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FT Lecturer Explained Prospects and Challenges of Food Drying Process with Renewable Energy in His Inaugural Speech

Prof. Dr. Ir. Setia Budi Sasongko, DEA., was officially inaugurated as one of the Professors of Diponegoro University on Thursday (16/6) thanks to his research in the field of renewable energy. He saw the main problem in the food drying process which still uses fossil energy. In fact, the drying process is considered important to maintain food quality while fossil energy supplies are starting to decrease.

Food is a primary human need. Unfortunately, according to the results of the 2011 FAO study, one-third of the food produced for human consumption is lost and wasted in the harvest and consumption processes known as Food Loss and Waste. The problem of food loss is caused by a decrease in the quality of food that is not suitable for consumption. The cause is the activity of microorganisms that have an impact on the quality of taste, nutrition, or appearance, and can even cause disease. For this reason, a drying process is needed to reduce the water content in the food.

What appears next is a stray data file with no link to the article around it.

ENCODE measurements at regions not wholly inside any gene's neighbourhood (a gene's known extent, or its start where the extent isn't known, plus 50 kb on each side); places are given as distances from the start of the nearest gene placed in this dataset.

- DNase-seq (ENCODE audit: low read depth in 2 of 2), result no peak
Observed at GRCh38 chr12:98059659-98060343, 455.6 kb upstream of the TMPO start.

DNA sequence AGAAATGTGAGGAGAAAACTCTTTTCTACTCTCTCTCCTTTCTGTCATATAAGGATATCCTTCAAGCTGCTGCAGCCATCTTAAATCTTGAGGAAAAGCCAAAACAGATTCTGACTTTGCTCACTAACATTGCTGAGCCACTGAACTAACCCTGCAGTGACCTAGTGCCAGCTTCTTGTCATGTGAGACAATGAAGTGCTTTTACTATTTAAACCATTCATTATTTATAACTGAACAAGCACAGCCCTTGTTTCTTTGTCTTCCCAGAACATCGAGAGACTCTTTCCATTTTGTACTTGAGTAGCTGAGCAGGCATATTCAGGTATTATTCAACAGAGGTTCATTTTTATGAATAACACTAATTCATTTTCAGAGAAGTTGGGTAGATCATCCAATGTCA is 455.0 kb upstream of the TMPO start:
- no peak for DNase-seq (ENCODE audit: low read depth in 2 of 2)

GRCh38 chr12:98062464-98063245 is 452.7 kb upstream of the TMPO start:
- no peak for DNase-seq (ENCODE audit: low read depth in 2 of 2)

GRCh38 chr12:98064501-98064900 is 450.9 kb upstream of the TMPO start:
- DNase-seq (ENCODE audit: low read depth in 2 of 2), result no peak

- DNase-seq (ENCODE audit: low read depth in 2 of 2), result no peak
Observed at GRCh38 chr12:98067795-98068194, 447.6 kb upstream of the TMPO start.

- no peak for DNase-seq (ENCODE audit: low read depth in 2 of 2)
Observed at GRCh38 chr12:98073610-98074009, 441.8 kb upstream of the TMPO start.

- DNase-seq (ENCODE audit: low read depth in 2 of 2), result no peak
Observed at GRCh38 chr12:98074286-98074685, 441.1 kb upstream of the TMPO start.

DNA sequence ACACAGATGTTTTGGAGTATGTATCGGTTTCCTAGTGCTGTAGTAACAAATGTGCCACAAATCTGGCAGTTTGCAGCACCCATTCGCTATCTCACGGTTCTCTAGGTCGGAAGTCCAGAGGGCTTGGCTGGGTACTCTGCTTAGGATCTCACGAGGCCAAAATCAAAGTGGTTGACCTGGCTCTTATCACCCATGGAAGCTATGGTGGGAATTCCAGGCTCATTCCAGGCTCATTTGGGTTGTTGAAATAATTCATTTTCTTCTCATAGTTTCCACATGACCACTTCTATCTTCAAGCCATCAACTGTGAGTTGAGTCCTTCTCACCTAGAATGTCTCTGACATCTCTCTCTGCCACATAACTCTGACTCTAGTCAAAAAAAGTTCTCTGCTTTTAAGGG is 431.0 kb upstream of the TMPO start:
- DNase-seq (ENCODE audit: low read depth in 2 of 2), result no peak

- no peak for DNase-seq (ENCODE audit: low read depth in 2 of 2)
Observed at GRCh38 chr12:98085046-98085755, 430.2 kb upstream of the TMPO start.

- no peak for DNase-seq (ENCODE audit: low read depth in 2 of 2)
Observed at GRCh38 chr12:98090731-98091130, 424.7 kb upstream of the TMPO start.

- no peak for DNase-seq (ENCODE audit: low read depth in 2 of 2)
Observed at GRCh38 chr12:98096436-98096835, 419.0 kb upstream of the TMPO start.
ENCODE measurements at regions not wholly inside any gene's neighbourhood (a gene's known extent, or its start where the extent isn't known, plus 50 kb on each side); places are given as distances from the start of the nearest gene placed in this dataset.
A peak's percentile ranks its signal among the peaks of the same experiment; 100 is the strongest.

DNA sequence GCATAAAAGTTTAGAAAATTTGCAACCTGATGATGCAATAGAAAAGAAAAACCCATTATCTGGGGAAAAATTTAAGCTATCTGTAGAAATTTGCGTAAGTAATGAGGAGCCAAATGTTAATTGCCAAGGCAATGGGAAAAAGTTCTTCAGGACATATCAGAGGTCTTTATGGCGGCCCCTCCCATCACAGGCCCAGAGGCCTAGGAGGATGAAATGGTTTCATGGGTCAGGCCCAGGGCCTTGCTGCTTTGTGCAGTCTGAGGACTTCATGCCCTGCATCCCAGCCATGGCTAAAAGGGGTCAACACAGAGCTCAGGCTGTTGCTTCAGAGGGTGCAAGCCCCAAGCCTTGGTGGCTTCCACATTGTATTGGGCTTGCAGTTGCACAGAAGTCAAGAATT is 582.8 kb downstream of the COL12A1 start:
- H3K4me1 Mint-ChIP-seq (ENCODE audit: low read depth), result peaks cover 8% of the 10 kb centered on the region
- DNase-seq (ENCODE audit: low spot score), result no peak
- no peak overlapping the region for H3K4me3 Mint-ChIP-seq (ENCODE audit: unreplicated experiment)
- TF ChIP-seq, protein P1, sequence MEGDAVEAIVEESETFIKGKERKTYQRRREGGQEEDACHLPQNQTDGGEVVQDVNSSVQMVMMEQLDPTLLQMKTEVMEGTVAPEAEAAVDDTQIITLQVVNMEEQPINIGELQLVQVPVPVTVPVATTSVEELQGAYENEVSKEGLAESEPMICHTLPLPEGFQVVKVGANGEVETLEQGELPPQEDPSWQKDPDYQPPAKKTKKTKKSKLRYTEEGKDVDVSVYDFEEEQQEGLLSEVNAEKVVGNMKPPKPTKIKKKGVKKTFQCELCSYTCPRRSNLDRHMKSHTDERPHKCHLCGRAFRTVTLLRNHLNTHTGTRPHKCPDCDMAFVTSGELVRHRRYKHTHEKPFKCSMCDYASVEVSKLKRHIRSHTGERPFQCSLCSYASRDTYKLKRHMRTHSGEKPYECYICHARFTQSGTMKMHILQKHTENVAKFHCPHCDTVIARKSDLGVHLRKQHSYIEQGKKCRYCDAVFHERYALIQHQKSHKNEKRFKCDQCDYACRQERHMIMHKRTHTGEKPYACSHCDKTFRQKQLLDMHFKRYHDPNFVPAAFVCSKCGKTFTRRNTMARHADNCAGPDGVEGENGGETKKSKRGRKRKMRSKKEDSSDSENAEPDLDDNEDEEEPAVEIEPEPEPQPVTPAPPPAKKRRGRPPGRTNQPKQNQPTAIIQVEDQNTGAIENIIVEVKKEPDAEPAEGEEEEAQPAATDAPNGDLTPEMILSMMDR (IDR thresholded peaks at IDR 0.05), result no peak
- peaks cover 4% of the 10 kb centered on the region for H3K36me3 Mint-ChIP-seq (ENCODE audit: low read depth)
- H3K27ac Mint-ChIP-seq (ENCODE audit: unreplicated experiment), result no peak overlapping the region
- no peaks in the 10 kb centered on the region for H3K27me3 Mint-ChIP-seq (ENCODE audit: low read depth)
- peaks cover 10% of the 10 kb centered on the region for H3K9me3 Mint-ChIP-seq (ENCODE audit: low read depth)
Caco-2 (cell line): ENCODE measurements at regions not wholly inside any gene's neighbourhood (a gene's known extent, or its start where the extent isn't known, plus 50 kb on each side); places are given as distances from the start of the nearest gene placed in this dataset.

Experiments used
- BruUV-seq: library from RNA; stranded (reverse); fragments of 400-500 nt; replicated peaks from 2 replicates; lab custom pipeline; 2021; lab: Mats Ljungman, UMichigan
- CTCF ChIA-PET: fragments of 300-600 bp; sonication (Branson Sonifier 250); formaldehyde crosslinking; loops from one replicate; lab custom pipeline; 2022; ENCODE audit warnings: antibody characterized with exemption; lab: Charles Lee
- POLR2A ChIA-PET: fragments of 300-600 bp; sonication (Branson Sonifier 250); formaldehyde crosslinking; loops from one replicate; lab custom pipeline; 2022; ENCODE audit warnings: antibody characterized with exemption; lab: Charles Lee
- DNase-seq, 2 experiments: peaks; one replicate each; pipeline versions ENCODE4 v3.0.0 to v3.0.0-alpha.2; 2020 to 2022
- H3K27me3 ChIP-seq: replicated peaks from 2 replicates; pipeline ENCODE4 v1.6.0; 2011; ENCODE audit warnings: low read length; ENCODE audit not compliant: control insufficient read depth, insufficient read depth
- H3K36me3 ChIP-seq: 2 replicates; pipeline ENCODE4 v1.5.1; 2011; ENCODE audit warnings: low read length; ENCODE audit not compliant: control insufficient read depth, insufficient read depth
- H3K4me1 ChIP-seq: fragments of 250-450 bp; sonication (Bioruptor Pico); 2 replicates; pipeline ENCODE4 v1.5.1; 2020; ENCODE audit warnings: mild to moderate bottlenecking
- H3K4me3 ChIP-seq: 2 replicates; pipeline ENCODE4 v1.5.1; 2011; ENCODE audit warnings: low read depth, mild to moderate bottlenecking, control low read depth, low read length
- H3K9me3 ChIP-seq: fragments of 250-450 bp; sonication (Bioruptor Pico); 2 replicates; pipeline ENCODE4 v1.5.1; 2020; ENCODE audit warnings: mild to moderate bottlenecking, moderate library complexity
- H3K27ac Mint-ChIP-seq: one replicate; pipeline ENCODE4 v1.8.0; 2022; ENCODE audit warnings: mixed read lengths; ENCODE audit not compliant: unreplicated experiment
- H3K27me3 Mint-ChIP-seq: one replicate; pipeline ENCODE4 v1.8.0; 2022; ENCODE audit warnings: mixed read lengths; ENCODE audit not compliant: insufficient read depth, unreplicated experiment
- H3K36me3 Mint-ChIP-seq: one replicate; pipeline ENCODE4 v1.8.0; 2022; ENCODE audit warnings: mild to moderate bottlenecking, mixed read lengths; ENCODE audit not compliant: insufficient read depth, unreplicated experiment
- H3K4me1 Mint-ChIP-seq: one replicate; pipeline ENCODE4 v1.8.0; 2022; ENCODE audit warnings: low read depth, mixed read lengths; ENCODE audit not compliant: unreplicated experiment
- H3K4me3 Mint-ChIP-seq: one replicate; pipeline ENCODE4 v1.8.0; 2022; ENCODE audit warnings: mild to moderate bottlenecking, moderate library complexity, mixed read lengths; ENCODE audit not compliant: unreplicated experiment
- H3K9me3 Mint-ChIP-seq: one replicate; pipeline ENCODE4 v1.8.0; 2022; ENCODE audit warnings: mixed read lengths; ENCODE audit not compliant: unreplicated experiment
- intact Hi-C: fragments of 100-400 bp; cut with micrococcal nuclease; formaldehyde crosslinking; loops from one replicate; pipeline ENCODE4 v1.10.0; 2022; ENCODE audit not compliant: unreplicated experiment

By reducing Food Loss and Waste through the drying process, we are also supporting the Sustainable Development Goals (SDGs) Number 12 which reads “responsible consumption and production.”

To answer the problem of the drying process using fossil energy, Prof. Setia Budi offered a method using solar energy that utilizes direct heat as an alternative as well as being an energy prospect in the future. According to him, the use of natural dyes in solar cells (dye-sensitized solar cells) is the development of third-generation solar cells that are friendly to the environment. Utilization of the temperature difference can be used as a power source or vice versa based on the Seebeck-Peltier principle.

“The use of renewable energy is part of the number seven sustainable development goal (SDGs), namely affordable and clean energy. By utilizing solar energy, energy decentralization can be implemented,” said the 61-year-old lecturer at the Faculty of Engineering. He believed the use of renewable energy can be a good prospect and also cheap. Even so, he did not deny that there will be challenges in other fields, namely technology.”

“The combination of these two things is expected to be a prospect that food independence and cheap energy can be realized. However, there are still some obstacles, both in technology, which are challenges to realizing the affordability of cheap energy, and quality food,” explained the man who serves as Head of LP2MP Undip for the 2019-2024 period at the end of the speech entitled “Prospects and Challenges of Food Drying Process with Renewable Energy in Support of Sustainable Development Goals”.

Prof. Dr. Ir. Setia Budi Sasongko, DEA., became the 45th Professor at the Faculty of Engineering Undip. Meanwhile, the current number of active professors at Diponegoro University is 161 professors. (Aslam-PR Team)

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